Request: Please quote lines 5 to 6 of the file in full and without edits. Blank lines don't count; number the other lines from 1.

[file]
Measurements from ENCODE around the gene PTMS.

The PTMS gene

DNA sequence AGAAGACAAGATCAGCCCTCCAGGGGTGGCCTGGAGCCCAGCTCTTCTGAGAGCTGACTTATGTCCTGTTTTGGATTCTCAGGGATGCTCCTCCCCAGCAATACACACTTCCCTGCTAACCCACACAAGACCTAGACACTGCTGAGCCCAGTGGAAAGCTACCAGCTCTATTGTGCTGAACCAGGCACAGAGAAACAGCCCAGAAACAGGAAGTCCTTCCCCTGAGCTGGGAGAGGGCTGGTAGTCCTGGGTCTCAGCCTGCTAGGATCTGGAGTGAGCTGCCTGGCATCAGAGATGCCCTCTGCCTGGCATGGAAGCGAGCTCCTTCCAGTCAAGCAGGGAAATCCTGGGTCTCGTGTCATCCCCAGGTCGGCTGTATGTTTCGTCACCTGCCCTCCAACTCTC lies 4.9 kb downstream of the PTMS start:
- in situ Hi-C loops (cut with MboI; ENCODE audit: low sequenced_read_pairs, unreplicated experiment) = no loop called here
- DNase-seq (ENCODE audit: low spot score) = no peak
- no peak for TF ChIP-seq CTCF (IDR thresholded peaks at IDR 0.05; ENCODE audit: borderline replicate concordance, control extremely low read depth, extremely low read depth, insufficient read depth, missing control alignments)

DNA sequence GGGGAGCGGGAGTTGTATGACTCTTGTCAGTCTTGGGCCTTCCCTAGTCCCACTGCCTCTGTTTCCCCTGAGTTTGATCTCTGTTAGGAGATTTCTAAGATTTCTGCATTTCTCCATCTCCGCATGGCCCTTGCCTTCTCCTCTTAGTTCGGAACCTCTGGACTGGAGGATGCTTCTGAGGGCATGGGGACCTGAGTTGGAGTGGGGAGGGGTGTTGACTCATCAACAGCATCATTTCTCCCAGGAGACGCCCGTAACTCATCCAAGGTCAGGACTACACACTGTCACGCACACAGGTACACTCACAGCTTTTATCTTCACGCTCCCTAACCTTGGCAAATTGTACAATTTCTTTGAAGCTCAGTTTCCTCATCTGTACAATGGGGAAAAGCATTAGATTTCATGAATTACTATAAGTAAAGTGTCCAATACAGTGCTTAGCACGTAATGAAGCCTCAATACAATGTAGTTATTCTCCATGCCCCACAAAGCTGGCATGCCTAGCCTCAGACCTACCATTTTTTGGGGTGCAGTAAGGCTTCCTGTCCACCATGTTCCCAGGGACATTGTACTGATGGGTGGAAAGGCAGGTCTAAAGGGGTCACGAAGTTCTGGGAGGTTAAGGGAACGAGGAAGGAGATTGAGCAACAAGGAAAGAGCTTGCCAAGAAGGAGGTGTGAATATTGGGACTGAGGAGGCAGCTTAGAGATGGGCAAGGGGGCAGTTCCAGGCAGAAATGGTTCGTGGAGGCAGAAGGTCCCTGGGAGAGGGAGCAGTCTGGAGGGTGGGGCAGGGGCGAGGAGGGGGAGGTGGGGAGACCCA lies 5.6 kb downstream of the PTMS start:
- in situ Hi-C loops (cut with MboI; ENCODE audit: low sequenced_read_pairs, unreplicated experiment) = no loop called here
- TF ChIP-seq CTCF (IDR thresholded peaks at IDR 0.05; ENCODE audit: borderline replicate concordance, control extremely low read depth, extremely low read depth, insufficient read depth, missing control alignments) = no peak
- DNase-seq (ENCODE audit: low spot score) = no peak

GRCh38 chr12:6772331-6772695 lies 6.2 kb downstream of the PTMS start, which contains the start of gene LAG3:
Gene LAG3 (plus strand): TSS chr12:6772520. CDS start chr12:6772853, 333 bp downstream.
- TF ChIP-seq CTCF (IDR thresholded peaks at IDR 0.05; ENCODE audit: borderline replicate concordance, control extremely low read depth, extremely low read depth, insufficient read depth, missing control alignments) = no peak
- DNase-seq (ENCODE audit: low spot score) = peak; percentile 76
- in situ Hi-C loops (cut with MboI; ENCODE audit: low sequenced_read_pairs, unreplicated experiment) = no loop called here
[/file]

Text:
- DNase-seq (ENCODE audit: low spot score) = no peak
- no peak for TF ChIP-seq CTCF (IDR thresholded peaks at IDR 0.05; ENCODE audit: borderline replicate concordance, control extremely low read depth, extremely low read depth, insufficient read depth, missing control alignments)